1. Lisa, so many others have already shared what I would say. But how true that our minds, souls don’t really age in the same order as our now 50-something bodies. I’m glad I’m not 21 any more, but having that body would be nice. By the way, I did a double let take at your photo…I had the same auburn hair and cut and wore a cream cowl neck and no doubt owned a rust blouse. Regardless of our wise “old” age, we do not need to hang out with negative Nellies.


    • Terri thank you for your comment and I so agree I would no longer want to be 21! The hair was very Farrah Fawcett right?? I am glad to have reached a place where I am able to extract myself from the negativity and not second guess the decision or feel as I did when I was younger being afraid “what people would think” Liberating to realize I surely don’t care what the negative Nellies think!

      Liked by 1 person

  2. Change keeps us alive since life stands still for no one…as I am finding out in older age. Thankfully, my 29-year-old daughter and her 27-year-old fiancé keep my husband and I behind the eight-ball. We all need to keep abreast of the times…or the times will move ahead without us. hugs…


  3. Wise move on your part. Discontent can prove contagious. Nice to be in touch with a younger generation in a positive way. My granddaughter often reminds me that there IS a young world out there and it’s not easy. I’m glad I was young in the 60s rather than now. I think we had more fun and a world with fewer obstacles.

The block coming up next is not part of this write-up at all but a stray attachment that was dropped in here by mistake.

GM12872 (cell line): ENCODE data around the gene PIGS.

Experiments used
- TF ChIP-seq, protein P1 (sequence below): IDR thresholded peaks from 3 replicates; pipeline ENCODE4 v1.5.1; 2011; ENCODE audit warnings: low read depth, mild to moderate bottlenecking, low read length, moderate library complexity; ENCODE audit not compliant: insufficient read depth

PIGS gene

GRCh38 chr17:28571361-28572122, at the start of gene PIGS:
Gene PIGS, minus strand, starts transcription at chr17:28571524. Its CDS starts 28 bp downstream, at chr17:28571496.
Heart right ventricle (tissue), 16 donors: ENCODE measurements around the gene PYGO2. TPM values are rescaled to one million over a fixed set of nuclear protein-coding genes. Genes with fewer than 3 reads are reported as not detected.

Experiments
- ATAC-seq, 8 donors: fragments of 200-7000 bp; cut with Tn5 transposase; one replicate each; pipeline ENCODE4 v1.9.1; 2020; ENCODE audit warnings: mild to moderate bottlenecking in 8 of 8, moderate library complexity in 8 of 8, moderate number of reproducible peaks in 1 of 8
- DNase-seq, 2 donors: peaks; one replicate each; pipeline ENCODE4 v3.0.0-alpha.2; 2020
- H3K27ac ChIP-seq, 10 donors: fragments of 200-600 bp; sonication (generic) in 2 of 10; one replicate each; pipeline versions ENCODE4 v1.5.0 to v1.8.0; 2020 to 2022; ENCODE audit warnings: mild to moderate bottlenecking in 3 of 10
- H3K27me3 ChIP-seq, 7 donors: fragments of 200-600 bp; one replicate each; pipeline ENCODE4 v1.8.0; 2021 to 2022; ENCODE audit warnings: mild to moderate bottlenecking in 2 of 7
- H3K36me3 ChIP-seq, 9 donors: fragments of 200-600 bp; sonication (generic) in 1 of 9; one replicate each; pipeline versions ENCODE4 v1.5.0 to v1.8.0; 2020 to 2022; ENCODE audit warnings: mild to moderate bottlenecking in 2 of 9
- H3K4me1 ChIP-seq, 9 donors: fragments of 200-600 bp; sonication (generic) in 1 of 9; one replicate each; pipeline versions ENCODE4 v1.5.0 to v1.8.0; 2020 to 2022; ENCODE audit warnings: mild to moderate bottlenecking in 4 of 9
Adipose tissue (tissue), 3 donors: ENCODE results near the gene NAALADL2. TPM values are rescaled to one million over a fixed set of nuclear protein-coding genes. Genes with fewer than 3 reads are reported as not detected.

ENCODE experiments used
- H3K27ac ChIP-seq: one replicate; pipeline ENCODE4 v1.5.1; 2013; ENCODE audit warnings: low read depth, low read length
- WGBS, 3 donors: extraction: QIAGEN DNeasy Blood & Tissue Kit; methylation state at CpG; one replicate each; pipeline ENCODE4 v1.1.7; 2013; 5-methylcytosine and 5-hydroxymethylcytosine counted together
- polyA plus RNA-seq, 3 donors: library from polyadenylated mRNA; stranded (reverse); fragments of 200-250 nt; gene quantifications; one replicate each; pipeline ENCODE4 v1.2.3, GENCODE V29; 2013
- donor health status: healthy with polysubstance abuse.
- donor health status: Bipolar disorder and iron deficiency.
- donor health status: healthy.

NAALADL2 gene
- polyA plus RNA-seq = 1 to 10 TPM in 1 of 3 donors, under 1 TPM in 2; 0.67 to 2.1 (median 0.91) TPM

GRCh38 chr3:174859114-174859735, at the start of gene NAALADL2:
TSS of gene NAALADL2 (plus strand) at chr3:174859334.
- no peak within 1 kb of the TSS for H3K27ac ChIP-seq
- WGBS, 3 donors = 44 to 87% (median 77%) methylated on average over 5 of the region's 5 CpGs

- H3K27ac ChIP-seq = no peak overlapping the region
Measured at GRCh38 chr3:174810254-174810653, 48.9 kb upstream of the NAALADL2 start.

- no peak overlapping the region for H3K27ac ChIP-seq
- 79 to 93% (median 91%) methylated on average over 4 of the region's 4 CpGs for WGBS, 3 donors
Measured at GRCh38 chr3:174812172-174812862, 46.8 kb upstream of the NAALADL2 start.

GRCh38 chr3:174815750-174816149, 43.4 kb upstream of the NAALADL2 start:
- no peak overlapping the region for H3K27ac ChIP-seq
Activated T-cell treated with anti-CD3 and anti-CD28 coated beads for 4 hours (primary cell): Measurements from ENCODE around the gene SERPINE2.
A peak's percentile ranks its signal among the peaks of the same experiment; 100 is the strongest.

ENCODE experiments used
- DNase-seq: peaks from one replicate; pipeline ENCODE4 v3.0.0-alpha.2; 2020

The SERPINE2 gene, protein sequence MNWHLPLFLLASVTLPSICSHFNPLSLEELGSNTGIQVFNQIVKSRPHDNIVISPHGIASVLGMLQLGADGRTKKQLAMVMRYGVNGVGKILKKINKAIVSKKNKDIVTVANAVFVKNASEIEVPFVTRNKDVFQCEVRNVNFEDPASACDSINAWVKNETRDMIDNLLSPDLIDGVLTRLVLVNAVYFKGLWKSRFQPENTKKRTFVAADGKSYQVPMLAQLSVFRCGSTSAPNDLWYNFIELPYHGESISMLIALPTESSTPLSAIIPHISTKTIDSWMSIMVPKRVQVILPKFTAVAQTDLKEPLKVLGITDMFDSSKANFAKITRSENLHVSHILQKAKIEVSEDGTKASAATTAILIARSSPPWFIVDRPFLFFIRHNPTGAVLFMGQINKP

4. I think anyone who is a little older and in the company of some “youngsters” has some of these feelings. I’ve been there so I understand. I don’t know why some people feel the need to constantly complain but you’re right, It can be draining and you were right to remove yourself. Life is much too short.


    • Glad you could relate to what I wrote George, with regard to feeling the contrast so profoundly when spending time with people so much younger. The complaining is something I have always had little patience for, and the older I get the more forthright I have become in getting away from it and telling someone why!


  5. Great post, we are on the same frequency Lisa. Just the other day I was telling my wife how I am 21 inside but 55 outside. It’s tough for me to accept. Growing older is not setting well with me. Virtual hug from Vegas


  6. You hardly changed at all 🙂 I am glad you could find a fresh window at school. Good luck on your career path DM, and whatever their age, never allow negative people to pull you down – but you already know that. I enjoy your writing.


  7. Yes, it’s quite the mish mash of lives meeting, isn’t it, Lisa? (At work, 2 of my friends who are about the same age, have just in the last 2 months had babies, one a first son, and the other a first granddaughter!) I’m so glad you chose the positive lunch group over the negative. The age connection matters less than the positivity. I hope you choose to look back on your life favorably, as a collection of of wonderful experiences, and give yourself a huge pat on the back that you are continually adding to them, ever-willing to continue to broaden your horizons and boundaries. As well, you have much to offer these girls through your wisdoms and observations.


  8. Once again a great post! I just mentioned to a friend the other day… I feel like I am in my late 20’s but my body is not cooperating.
    Oh and I can relate to the negativity thing… Why be around it!!